Governor Ralph Northam says removing arrest and jail penalties for possession meant for personal use is his highest priority for criminal justice legislation in the upcoming session of Virginia’s General Assembly.
State Sen. Adam Ebbin (D-Alexandria) announced he will introduce legislation that would allow three Northern Virginia localities to require developers to enter into agreements to protect workers who are building certain high-density projects.
“The legislation reflects the values of communities that want to ensure that workers are treated fairly, paid competitive wages and protected from wage theft,” Ebbin said.
“Without additional authority, localities cannot require developers of large projects to provide necessary protections for the workers who build those projects.”
“When we move to legalization, we need to make sure that there is a distribution system that works, that there’s not a black market, that the product is kept away from children and that the taxing is well thought out,” said Sen. Adam P. Ebbin (D-Alexandria), who has introduced a decriminalization bill that, among other things, would include a mechanism for expunging the criminal records of people convicted of marijuana possession.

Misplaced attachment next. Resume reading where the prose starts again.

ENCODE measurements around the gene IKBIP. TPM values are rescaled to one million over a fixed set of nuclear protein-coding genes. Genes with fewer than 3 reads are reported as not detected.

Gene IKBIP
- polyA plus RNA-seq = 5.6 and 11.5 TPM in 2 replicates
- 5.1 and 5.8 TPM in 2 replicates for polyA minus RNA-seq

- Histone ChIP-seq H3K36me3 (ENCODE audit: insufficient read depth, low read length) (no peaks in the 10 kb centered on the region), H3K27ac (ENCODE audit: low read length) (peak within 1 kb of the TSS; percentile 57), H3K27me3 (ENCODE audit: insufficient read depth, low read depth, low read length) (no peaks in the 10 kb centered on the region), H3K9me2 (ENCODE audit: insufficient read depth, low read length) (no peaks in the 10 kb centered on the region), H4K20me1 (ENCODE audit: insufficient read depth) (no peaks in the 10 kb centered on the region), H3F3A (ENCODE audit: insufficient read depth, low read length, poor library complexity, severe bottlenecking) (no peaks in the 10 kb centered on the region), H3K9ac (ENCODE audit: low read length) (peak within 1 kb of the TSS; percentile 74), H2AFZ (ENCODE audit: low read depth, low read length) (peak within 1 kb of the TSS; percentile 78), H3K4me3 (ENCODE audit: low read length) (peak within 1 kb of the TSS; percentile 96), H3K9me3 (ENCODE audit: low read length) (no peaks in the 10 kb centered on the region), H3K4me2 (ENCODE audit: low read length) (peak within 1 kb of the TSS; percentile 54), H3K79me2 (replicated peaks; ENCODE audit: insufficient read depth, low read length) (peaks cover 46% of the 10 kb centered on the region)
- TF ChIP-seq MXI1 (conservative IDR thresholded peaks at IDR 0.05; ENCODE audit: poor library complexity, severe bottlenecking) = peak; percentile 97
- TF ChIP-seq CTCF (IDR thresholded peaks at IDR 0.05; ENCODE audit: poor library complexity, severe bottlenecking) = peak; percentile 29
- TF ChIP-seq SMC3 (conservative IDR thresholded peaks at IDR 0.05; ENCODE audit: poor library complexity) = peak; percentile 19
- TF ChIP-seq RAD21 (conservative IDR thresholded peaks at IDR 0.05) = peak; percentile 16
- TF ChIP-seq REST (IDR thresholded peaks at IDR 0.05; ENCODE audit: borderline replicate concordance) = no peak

Ebbin’s bill includes exemptions for law enforcement, security personnel, military members and officers of the court. But it doesn’t exempt General Assembly members, some of whom have had firearm-related mishaps over the years. In 2006, a Republican delegate accidentally fired a handgun in his office, shooting into a bulletproof vest hanging on a door. In 2017, a Republican state senator accidentally left a holstered handgun on a chair in a meeting room.
Earlier this year, Sen. Amanda Chase, R-Chesterfield, raised eyebrows by wearing a revolver on her hip while presenting her bills to a committee, a move she described as a “deterrent” to aggressive left-wing activists.
Last year, Democrats in the House of Delegates pushed for a rule change that would ban guns in the gallery overseeing the legislative floor, bringing the House in line with the same rule in the Senate. Republicans voted it down.
Here’s what stood out to us in the first batch:
SB11: Local disposable paper and plastic bag tax. Authorizes any locality to impose a tax of five cents per bag on disposable paper bags or disposable plastic bags provided to consumers by certain retailers, with certain bags being exempt from the tax. The bill allows every retailer that collects the tax to retain one cent of the five-cent tax. | Patron: Sen. Adam Ebbin, D-Alexandria...